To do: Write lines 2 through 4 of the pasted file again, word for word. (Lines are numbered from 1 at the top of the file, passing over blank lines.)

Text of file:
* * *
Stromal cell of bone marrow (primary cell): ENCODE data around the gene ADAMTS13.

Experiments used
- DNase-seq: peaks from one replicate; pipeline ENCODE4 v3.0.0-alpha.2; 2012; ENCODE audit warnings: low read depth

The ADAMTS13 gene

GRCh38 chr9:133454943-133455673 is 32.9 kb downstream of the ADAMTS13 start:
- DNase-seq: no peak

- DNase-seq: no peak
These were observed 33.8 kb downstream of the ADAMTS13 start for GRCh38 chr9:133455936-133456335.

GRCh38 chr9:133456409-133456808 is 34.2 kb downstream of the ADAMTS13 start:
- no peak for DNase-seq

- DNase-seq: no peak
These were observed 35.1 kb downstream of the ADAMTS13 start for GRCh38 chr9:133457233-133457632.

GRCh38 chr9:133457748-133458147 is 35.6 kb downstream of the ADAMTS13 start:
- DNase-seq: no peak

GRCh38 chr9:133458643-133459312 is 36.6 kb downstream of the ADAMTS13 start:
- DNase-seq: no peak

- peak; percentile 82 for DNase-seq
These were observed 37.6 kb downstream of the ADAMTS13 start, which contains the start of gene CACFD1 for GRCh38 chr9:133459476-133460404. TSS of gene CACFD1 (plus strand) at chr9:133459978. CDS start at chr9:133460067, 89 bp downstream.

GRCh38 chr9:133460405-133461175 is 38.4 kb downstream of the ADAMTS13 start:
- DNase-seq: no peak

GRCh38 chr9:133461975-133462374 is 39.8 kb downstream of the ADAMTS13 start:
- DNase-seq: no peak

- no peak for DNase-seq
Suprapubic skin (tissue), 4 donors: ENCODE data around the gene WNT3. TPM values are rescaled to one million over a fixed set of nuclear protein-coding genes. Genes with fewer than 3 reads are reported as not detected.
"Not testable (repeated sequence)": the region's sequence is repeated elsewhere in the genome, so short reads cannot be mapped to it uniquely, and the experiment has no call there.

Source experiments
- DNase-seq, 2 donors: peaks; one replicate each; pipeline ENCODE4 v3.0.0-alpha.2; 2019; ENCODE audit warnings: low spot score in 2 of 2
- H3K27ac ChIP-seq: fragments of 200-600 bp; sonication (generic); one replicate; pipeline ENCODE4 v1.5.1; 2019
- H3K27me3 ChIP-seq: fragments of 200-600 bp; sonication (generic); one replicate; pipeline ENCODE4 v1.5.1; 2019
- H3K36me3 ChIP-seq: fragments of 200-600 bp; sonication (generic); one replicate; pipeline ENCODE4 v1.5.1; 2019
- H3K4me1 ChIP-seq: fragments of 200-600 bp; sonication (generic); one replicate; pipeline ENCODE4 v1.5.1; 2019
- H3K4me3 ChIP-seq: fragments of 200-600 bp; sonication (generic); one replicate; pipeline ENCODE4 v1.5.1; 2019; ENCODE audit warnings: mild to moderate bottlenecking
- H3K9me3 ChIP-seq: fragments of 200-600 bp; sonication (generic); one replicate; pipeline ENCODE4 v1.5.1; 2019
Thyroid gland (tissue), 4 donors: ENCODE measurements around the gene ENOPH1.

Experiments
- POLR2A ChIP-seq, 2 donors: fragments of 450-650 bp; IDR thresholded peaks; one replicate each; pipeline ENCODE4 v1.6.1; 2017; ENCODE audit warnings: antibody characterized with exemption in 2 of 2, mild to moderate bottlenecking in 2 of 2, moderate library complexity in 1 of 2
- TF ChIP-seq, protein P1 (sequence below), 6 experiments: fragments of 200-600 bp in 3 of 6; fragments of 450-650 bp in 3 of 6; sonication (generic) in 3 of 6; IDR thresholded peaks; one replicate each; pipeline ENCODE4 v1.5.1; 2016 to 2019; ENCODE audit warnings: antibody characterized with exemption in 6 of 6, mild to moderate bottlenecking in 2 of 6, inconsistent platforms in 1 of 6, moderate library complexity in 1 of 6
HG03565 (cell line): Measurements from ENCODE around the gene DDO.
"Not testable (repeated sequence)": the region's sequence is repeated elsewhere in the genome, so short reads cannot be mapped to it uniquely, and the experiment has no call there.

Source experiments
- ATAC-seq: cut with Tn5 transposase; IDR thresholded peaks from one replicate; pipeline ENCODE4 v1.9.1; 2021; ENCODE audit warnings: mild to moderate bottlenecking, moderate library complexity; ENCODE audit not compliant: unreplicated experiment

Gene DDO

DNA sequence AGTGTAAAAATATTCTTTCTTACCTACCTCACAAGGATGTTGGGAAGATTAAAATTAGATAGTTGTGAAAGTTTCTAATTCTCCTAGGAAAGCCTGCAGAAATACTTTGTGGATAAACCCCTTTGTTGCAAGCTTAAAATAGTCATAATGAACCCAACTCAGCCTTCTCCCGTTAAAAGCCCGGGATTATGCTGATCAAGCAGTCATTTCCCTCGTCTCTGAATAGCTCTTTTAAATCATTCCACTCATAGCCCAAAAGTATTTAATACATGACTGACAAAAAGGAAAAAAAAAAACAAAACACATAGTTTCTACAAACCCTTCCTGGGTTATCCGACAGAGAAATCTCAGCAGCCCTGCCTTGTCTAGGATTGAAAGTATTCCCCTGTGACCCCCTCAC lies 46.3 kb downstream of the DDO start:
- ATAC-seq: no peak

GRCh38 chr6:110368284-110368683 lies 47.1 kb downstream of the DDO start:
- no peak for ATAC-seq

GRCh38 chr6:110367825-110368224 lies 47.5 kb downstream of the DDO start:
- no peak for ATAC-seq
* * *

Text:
Experiments used
- DNase-seq: peaks from one replicate; pipeline ENCODE4 v3.0.0-alpha.2; 2012; ENCODE audit warnings: low read depth

The ADAMTS13 gene